Egg timer?

Believe it or not, at this point, we have to start timing his hugs… so that he knows when to let go. That may sound a little odd but basically, it’s become necessary.

When his little brother is hurt, Cameron will grab him, and hug him with every fiber of his being… and not let go. To Cameron, that’s what you’re supposed to do.

And I love that about him… I truly do. He really truly cares, he really truly is trying to make it all better for his little brother.

But if you’ve ever grabbed onto an upset 3 year old and tried to hold him there, you know that it doesn’t work very well. After a few seconds, the little guy goes completely nuts and matters only escalate from there.

This makes Cameron want to hold on tighter.

When his little brother gets more upset, Cameron holds on more, thinking that it will help. He’s truly a wonderful big brother, I love that about him. However, he’s going to need a little guidance on this one.

Hug Instructions

As a parent of a child with Autism, I’m sure you can relate with this but…. there are just some things in life that you never imagined you’d have to give instructions on. Like giving a hug for example.

But that’s what it boils down to. Hug instructions.

The trick is to make Cameron understand that he’s not doing anything wrong. That we are so very happy that he loves his little brother and that he wants so bad to make everything all better.

While reassuring him of that, we simply need guide him in how to do it in a more appropriate fashion… for example, counting to 5 and then letting go. Recognizing when his little brother gets MORE upset and then letting go. Things like that.

And they’ll take time and take work, but it’s so worth it because I’d hate for Cameron to feel bad about what he’s doing and shut it out of his life forever.

I lost those morning snuggles and while I understood why and I didn’t really mind, I realized never to take such a wonderful thing for granted. And it’s entirely selfish of me, in a way, but I don’t want to lose Cameron’s desire to hug us.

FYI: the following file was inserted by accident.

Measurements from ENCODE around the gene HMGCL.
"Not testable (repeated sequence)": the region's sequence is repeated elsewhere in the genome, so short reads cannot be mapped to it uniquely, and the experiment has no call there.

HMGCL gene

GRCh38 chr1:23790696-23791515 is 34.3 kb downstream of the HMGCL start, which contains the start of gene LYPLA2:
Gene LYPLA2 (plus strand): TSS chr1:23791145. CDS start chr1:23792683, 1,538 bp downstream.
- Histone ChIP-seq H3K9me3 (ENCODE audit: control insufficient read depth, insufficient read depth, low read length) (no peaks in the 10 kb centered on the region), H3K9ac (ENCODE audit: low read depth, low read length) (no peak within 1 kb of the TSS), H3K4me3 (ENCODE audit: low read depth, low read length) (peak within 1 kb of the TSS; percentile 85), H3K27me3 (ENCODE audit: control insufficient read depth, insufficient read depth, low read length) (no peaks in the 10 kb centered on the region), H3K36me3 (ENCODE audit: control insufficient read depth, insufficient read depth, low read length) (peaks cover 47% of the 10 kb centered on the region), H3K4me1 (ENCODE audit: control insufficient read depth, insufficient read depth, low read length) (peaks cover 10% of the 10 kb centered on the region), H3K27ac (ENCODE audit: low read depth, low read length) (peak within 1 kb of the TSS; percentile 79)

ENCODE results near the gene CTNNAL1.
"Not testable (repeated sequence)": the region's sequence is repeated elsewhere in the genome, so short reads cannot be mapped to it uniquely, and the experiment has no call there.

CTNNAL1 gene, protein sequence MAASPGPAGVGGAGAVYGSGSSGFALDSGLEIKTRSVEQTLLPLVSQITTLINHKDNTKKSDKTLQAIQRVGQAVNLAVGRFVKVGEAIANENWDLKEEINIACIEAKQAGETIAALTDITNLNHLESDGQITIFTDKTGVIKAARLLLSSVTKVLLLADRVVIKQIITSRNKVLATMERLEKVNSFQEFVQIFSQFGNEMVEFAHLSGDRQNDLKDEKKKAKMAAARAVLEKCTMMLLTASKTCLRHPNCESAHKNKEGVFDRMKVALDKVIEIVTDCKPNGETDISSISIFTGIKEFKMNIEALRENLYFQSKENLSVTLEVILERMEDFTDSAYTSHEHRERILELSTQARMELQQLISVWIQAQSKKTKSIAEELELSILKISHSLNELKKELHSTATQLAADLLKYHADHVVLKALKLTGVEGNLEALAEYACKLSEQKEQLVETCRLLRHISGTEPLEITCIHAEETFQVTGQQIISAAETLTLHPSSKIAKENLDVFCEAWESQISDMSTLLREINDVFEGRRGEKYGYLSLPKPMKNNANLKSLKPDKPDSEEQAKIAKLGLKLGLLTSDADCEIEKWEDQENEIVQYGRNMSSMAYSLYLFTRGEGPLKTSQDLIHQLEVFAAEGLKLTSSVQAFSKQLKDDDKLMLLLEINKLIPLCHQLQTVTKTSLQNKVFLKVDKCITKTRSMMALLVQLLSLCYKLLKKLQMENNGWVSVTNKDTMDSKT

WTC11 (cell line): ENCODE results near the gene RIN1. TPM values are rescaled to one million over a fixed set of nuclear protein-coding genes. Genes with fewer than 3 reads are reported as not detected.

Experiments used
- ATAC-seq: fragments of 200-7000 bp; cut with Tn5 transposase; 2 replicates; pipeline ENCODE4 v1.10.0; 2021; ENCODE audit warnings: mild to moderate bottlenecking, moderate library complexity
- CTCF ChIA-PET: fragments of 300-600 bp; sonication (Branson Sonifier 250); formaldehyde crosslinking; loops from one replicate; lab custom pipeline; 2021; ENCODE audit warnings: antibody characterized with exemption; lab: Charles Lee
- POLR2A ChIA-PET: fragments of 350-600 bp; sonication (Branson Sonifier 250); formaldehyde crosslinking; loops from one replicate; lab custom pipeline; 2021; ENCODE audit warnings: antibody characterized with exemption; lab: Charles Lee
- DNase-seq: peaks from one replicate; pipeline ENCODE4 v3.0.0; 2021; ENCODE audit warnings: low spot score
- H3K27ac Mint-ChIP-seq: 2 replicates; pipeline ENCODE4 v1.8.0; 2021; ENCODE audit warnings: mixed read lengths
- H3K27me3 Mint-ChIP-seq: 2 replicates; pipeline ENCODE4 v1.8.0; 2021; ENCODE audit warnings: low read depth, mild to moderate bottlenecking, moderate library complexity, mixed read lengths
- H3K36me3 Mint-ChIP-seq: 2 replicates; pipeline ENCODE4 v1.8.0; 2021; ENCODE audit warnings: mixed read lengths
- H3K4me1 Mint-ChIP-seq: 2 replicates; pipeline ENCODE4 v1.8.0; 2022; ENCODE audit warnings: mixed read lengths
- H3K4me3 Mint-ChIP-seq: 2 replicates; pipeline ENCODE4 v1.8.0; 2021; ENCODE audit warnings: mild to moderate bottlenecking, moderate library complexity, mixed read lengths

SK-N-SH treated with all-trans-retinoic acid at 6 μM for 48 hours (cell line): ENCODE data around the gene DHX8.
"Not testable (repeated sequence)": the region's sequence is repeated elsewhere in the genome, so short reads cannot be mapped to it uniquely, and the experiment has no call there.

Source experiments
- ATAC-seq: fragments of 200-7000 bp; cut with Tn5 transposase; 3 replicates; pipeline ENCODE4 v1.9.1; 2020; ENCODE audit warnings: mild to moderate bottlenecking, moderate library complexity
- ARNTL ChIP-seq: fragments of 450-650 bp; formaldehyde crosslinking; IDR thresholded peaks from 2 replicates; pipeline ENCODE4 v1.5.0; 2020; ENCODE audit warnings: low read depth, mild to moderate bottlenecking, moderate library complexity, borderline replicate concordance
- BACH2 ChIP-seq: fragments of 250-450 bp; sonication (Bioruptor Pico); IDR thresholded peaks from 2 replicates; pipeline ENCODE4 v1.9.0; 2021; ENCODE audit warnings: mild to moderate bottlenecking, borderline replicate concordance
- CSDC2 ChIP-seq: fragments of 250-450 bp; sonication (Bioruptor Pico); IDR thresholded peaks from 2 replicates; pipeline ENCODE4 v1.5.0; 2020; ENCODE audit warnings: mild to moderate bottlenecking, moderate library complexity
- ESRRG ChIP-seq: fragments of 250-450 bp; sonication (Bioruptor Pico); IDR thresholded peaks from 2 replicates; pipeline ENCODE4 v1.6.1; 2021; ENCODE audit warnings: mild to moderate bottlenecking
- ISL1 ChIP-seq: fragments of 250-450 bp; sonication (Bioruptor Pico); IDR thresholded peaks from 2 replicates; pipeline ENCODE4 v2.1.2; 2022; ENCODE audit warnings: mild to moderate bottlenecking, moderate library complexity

And as much as his little brother gets upset when Cameron holds on too long… I’m fairly sure that he wouldn’t want his big brother to stop either.

Who knew that hugging could be so complicated?

Comments { 2 }

What a difference six years can make

Yesterday was Cameron’s birthday… the day he was born… 6 years ago. I originally started writing this post yesterday, to be posted on his birthday but we did so much the whole day that I never did get that chance.

Even though he’s taller than many nine year old children, he’s still and always will be my little boy.

If you have a few minutes, I’d like to give you 6 years.

Once upon a time, I think it was a Thursday…

cameron 0 days old

Cameron - 0 days old

Showing up at the hospital at 8am on the 27th, my wife was “induced” at 11am… wait, wait, wait, push, push, push… my beautiful little boy was born 14 hours later, after 1am on Thursday morning.

That whole first year was amazing… having this little baby sleeping on my chest as I lie on the couch, feeling his little fingers grab onto my finger.

It was everything that parenthood was meant to be. Even the 3 hour feeds all day and night. Friends and family would look at me with this wide smile, sarcastically asking how much sleep I was getting or how tired I was… to their disappointment, I was more than happy with how it was. I don’t even remember how much sleep I got, all I know is that I would have been happy being awake for the whole year… so that I wouldn’t miss a thing.

I loved it.

Enter the villain of our story

first birthday - cakeOn Cameron’s first birthday, my wife had this wonderful vision of a smashed up birthday cake all over the place. She had one made with 2/3 icing and only 1/3 actual cake… this makes it easier to get little fingers into and spread around.

But that didn’t happen. It turned out that we had the only little boy in the world (or so we thought at the time) that didn’t like to get dirty. My wife took his hand and buried it into the cake, which fascinated Cameron but again… it wasn’t what we had hoped for.

With the help of some off camera funny faces, we were able to get the picture that we thought would make it all… “normal.” It was what we had to do to get what we wanted. Not what he wanted.

On top of that… his entire first year was without any words, toilet training and without any more snuggling on the couch together.